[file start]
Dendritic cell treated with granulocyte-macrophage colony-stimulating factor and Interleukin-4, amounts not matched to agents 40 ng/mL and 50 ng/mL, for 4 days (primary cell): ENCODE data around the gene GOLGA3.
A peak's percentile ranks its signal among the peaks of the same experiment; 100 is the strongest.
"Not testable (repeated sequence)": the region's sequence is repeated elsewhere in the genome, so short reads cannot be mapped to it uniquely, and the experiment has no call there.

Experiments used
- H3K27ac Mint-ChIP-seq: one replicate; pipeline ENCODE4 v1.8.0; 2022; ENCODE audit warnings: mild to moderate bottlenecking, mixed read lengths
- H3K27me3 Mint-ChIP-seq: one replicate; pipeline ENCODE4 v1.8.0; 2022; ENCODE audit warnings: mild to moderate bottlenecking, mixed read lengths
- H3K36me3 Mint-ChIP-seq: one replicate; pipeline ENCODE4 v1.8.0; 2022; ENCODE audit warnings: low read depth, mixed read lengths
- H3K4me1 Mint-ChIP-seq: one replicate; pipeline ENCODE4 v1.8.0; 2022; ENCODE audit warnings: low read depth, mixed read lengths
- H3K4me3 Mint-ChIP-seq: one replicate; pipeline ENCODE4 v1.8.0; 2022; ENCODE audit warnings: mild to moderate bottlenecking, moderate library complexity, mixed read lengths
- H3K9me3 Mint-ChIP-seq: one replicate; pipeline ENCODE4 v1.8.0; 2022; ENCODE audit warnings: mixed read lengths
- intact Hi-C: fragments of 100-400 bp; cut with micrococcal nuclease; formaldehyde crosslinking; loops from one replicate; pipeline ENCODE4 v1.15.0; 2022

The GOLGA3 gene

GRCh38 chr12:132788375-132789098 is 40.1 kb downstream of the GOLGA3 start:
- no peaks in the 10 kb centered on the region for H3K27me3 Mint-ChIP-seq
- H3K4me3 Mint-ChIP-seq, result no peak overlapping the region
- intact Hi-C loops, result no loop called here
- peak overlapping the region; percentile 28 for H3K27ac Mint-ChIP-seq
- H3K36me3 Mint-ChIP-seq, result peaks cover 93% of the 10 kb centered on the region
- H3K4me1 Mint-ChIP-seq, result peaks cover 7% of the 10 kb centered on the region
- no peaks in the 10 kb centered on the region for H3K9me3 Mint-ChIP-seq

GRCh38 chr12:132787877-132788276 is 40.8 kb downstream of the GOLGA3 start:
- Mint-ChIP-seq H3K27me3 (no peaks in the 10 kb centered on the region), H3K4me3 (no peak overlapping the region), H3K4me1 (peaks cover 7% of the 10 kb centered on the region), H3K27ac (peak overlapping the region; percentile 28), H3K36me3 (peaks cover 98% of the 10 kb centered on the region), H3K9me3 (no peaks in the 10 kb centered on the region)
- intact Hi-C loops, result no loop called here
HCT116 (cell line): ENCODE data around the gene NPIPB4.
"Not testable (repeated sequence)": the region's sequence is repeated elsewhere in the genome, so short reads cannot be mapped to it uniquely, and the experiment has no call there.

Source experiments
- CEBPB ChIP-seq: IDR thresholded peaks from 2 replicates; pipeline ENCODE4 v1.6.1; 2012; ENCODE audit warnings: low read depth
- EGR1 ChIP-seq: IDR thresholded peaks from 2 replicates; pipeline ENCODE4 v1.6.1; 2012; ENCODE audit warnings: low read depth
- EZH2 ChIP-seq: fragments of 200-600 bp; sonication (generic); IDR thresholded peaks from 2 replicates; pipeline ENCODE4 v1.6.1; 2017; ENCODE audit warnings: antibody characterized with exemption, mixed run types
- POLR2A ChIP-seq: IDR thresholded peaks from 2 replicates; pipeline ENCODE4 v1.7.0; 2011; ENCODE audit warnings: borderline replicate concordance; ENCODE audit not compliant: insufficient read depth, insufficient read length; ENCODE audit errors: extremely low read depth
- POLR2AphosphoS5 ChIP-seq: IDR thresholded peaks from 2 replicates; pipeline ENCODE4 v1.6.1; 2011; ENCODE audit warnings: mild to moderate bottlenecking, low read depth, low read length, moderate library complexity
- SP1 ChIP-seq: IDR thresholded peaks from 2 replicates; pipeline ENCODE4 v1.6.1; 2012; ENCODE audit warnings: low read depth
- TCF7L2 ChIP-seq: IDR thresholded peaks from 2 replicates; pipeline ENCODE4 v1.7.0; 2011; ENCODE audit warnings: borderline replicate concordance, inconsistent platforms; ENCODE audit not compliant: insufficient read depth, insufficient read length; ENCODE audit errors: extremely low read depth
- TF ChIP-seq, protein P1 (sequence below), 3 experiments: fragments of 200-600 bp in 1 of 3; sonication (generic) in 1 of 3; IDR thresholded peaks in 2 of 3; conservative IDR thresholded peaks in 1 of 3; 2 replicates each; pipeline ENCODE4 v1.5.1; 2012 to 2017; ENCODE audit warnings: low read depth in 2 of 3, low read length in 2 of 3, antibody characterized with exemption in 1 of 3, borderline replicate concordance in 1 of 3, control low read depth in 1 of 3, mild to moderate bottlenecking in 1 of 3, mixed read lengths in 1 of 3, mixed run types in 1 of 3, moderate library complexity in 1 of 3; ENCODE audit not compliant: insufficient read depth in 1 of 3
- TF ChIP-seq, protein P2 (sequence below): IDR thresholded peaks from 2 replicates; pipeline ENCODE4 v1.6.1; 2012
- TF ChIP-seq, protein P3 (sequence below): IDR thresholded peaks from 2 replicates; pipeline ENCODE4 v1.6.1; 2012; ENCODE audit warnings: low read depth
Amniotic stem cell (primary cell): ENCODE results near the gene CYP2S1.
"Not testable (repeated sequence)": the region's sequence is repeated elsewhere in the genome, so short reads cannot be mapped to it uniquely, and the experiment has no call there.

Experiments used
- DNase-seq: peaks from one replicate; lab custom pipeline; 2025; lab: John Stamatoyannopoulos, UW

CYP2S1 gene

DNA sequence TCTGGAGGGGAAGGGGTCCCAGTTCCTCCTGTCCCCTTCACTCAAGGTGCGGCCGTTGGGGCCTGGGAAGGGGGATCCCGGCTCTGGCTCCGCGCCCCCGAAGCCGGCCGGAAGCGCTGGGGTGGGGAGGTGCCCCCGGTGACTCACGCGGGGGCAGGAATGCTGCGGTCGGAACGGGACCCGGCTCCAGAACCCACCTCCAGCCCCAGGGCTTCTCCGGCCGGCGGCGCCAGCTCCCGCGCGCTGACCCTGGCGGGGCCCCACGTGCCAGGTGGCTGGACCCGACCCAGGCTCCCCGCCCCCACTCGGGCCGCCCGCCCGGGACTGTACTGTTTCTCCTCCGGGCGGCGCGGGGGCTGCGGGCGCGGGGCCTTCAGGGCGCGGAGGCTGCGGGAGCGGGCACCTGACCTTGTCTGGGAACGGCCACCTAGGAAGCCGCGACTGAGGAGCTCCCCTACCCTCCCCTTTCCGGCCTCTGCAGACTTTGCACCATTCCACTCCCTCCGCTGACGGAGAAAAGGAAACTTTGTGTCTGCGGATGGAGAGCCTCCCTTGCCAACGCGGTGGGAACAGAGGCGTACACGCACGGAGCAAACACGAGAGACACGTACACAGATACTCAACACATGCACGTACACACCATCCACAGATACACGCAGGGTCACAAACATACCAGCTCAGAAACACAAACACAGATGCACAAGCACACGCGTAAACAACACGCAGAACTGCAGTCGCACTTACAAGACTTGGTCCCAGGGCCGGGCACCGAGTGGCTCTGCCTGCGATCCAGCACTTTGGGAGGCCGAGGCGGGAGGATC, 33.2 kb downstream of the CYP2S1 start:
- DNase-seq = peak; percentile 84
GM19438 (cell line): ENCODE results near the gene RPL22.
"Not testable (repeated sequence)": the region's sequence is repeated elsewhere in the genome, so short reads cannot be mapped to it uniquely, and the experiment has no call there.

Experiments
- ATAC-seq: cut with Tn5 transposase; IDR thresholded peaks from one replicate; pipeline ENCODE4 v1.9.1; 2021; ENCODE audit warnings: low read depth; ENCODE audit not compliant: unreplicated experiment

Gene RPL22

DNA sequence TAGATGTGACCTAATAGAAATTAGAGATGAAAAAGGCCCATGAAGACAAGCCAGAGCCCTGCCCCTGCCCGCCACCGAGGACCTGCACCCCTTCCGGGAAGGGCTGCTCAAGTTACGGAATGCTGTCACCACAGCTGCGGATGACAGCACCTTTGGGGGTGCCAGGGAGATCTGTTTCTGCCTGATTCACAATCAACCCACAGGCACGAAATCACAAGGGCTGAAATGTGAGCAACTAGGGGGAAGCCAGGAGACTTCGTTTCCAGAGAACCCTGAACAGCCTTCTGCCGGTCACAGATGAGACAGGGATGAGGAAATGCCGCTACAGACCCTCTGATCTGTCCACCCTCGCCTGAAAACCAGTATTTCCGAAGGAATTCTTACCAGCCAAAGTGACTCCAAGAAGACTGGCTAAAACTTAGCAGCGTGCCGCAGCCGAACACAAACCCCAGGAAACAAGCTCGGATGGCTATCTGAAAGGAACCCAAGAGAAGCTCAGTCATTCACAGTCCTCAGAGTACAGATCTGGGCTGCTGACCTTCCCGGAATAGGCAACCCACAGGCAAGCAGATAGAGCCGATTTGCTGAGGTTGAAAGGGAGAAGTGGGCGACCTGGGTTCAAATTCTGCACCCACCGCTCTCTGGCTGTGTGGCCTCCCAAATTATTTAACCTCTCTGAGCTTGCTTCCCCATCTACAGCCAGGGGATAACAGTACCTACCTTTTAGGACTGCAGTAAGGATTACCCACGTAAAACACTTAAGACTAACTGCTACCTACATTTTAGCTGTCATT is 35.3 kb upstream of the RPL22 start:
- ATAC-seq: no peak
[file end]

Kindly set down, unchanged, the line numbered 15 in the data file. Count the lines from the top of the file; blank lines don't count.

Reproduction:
- H3K4me3 Mint-ChIP-seq, result no peak overlapping the region